Graduation Year


Document Type




Degree Name

Doctor of Philosophy (Ph.D.)



Degree Granting Department

Applied Anthropology

Major Professor

Roberta Baer, Ph.D.

Committee Member

Aurora Sanchez-Anguiano, M.D., Ph.D.

Committee Member

Ricardo Izurieta, M.D., Ph.D., MPH

Committee Member

Daniel Lende, Ph.D.

Committee Member

Elizabeth Miller, Ph.D.

Committee Member

Rebecca Zarger, Ph.D.


Chagas disease, cultural consensus, ethnomedicine, explanatory models, Santa Cruz


This project describes and analyzes explanatory models of Chagas disease among people in a highly endemic area of eastern Bolivia, and examines the role that cultural and structural factors play in shaping explanatory models of this disease. Dressler (2001) characterizes medical anthropology as divided between two poles; the constructivist, which focuses on the "meaning and significance that events have for people," and the structuralist, which emphasizes the relationships between the components of a given society. This project endeavors to synthesize structuralist and constructivist perspectives by understanding the interaction between structural processes and explanatory models of Chagas disease.

The research took place in the spring of 2013, in collaboration with the Centro Medico Humberto Parra, a non-profit clinic servicing low income populations in Palacios, Bolivia and surrounding communities. Semistructured interviews (n=68) and consensus analysis questionnaires (n=48) were administered to people dealing with Chagas disease, and free lists of possible treatments were collected.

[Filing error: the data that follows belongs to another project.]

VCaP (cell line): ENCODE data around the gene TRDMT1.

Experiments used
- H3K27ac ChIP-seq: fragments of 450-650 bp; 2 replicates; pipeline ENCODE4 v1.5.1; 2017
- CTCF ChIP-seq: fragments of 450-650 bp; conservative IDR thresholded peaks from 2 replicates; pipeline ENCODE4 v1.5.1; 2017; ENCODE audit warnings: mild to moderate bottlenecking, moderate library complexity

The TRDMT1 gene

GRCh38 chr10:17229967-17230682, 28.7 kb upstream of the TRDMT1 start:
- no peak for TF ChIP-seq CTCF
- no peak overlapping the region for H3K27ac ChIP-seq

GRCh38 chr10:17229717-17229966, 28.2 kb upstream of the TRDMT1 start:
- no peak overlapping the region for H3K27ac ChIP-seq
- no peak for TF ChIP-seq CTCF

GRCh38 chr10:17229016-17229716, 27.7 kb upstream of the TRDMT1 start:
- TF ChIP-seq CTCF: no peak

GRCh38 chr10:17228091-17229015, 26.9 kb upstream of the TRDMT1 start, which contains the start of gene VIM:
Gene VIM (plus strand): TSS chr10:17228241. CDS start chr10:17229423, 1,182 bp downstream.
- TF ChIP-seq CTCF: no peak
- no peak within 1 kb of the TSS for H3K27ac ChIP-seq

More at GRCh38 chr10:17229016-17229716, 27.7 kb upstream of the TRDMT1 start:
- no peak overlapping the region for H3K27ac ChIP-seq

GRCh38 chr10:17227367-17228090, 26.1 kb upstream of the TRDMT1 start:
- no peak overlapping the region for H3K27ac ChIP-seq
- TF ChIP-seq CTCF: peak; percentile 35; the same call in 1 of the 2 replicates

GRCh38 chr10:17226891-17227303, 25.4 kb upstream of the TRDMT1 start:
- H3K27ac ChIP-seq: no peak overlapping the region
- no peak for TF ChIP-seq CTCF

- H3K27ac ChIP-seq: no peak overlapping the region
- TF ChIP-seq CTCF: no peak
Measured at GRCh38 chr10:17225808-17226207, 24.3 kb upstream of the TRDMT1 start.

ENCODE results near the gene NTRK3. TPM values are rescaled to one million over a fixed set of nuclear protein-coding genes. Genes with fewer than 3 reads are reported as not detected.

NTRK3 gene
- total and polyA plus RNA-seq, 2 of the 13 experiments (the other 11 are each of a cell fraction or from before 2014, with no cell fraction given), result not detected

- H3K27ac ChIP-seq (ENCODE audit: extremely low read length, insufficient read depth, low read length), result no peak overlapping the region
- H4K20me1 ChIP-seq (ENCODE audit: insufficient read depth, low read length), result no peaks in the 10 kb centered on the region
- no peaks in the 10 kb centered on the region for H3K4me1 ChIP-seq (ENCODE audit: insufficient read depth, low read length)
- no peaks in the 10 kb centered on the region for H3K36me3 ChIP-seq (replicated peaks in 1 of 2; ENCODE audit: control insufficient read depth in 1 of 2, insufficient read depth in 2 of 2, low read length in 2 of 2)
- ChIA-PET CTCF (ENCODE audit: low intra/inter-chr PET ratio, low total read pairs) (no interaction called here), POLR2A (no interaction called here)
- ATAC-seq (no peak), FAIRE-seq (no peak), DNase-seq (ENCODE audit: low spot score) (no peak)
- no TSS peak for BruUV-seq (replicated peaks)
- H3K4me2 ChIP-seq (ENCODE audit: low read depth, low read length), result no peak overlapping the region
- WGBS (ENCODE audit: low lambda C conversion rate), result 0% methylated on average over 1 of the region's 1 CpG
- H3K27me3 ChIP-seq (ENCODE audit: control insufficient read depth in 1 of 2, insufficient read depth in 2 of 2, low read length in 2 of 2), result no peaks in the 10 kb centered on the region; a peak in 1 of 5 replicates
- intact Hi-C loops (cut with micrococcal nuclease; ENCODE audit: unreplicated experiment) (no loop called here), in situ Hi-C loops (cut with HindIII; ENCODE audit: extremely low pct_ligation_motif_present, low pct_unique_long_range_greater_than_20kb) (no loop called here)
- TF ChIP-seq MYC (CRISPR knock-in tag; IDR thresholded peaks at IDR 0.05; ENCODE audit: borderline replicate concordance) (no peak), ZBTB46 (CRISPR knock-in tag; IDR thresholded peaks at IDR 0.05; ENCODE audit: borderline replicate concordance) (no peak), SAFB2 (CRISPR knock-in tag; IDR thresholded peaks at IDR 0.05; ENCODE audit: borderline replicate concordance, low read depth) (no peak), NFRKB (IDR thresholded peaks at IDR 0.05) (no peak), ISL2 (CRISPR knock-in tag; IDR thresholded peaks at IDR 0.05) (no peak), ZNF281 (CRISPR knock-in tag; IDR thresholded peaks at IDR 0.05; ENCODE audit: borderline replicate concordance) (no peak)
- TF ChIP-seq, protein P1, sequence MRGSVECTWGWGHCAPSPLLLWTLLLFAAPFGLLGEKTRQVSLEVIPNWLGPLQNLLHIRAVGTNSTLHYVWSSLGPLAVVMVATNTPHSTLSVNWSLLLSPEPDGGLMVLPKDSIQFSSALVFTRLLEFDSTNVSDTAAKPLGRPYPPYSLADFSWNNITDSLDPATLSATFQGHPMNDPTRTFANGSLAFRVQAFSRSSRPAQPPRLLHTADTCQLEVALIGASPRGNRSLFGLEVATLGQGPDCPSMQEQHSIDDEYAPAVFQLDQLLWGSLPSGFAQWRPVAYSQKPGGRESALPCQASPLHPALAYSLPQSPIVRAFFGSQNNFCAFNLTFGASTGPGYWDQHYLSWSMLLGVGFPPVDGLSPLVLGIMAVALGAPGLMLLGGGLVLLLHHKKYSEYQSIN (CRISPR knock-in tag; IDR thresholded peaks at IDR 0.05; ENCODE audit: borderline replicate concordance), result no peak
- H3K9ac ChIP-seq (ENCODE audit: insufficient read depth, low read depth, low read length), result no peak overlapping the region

Overall, participants largely accepted the biomedical model, but also emphasized the emotional and social aspects of Chagas disease. The consensus analysis procedure indicated a clear shared model of Chagas disease, with coherent social, vector, symptoms, and ethnomedical domains. Furthermore, the model differed between groups based on ethnicity, gender, income and occupation. Significant differences were found in cultural knowledge of the disease based on community of residence and occupation status, two clear markers of how people are tied into the global economy. In the interviews, participants associate their Chagas disease with structural factors including poverty, rural living and traditional housing. They describe substantial barriers to getting biomedical care for their disease despite the existence of a free treatment program in Bolivia. However, participants reported numerous ethnomedical treatments; the study identified 39 ethnomedical treatments for Chagas disease and 66 for its cardiac symptoms.

In sum, explanatory models include structural processes that shape disease, and are in turn influenced by these processes. In Bolivia, although structural constraints limit the scope of biomedical treatment, ethnomedical approaches to the disease are in a process of dynamic growth. The methods used here for assessing the structural component of the explanatory model of Chagas disease can be replicated in future research on explanatory models or political economy of health.